That said – there were times when users needed a NoSQL database, such as for storing document or key value pairs. This is one of the reasons why we do have XML and JSON support in PostgreSQL, as well as HStore, a key-value storage data type. In fact, in PostgreSQL 9.4 – due to be released around September time – we’ll be adding a new JSONB data type which initial benchmarks run by community members have shown to out-perform MongoDB. We also have a number of foreign data wrappers which allow you to query external data sources including Redis and MongoDB as if they were tables in PostgreSQL, allowing users to write complex SQL to combine their relational and non-relational data in one query.

Do you think the lustre is starting to wear off NoSQL as people become more aware of its limitations for certain applications?

Definitely – as I mentioned above, I’ve seen a number of users run into serious problems and migrate back to relational databases from NoSQL after they’ve hit serious problems.

Which enterprises do you see as the best fit for PostgreSQL, and are they and areas that you see as ripe for penetration?

We see PostgreSQL in use in all manner of environments, from home users playing poker and the scientific community storing research data right through to some of the world’s largest banks, insurance companies and government agencies. I don’t think there is any one area that’s particularly ripe for penetration – we’re seeing it across the board.

What do you hope to see added/changed in PostgreSQL along the line?

One of the big things for me is monitoring. PostgreSQL can be something of a black box when it comes to server monitoring, and one of things we’re discussing at the moment is how to improve that by giving DBAs the information they need to really understand what their systems are doing. We can give the user a lot of that information with tools like Postgres Enterprise Manager, which I’m responsible for at EnterpriseDB, but we have to combine data from various sources to give the user what they need. There are improvements we could make to PostgreSQL itself to make it easier to get at that information and so forth.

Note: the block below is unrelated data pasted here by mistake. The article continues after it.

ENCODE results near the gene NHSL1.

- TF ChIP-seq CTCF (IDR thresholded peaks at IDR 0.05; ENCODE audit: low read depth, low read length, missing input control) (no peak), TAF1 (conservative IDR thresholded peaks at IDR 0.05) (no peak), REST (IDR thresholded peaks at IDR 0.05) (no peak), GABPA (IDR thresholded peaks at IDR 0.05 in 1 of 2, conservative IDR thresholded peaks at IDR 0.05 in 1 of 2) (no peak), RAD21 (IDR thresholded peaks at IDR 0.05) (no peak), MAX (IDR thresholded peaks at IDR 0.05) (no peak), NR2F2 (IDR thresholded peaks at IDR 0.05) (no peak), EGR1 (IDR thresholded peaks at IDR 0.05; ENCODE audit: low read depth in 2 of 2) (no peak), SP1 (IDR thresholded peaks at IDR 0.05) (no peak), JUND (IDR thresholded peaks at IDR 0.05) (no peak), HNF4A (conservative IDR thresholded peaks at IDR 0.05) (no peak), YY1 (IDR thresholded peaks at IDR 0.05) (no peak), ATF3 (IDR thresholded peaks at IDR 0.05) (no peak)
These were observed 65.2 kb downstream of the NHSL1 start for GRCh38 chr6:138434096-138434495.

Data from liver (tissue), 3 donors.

The other important topic for me at the moment is vertical scaling. As hardware with greater numbers of sockets, cores and threads becomes more common (and those numbers continue to rise), we need to ensure that PostgreSQL can scale appropriately. We’re actively working on that with support from some of the major hardware vendors who have kindly given us access to some very large machines.

Where do you think Oracle went wrong with MySQL?

I think they went wrong in much the same way as they did with other projects such as OpenOffice, which forked into LibreOffice and Hudson which forked into Jenkins – they tried to take control and drive the projects the way they wanted, rather than the community wanted. PostgreSQL doesn’t have that problem – and cannot have that problem – as there is no single legal entity that owns the copyright to the PostgreSQL source code and no single company controlling the project.